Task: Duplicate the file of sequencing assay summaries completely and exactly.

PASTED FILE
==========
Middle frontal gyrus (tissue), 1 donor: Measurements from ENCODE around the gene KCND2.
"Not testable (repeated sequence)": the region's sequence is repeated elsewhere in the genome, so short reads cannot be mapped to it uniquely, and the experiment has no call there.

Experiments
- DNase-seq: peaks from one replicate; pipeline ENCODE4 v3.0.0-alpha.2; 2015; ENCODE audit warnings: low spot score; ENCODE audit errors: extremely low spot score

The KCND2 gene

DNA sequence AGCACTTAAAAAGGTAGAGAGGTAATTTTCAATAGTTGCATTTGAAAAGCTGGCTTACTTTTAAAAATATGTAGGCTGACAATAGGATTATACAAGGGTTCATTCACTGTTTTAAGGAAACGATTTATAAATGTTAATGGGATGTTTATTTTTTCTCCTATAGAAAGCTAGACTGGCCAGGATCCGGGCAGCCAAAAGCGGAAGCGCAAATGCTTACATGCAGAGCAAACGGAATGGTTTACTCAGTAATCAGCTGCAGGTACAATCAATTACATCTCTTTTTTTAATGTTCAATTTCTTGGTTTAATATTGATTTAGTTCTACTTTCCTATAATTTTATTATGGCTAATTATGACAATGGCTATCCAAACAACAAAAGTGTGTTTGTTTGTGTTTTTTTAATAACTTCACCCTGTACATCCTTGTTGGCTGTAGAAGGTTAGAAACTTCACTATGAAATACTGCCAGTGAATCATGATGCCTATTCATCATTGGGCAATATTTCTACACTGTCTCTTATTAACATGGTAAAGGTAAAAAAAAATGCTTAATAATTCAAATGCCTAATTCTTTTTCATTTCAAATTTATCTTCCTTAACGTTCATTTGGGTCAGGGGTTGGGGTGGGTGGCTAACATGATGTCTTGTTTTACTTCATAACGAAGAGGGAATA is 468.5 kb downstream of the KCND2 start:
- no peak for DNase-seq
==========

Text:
Middle frontal gyrus (tissue), 1 donor: Measurements from ENCODE around the gene KCND2.
"Not testable (repeated sequence)": the region's sequence is repeated elsewhere in the genome, so short reads cannot be mapped to it uniquely, and the experiment has no call there.

Experiments
- DNase-seq: peaks from one replicate; pipeline ENCODE4 v3.0.0-alpha.2; 2015; ENCODE audit warnings: low spot score; ENCODE audit errors: extremely low spot score

The KCND2 gene

DNA sequence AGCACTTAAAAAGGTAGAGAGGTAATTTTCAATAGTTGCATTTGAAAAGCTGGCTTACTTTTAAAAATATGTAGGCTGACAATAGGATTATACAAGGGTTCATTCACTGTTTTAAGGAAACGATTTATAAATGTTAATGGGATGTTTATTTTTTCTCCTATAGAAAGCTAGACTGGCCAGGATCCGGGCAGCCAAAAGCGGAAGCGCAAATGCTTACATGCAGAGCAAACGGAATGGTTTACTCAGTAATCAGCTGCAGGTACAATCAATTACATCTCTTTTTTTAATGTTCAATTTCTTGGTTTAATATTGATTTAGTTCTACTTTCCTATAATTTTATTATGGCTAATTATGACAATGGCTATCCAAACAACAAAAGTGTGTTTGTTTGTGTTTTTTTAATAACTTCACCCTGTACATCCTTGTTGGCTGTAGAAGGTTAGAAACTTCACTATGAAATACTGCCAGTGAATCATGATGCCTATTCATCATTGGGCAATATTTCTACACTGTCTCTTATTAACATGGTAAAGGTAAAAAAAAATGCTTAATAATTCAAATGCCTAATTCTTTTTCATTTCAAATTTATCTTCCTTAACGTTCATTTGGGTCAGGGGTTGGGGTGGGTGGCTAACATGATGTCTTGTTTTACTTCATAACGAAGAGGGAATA is 468.5 kb downstream of the KCND2 start:
- no peak for DNase-seq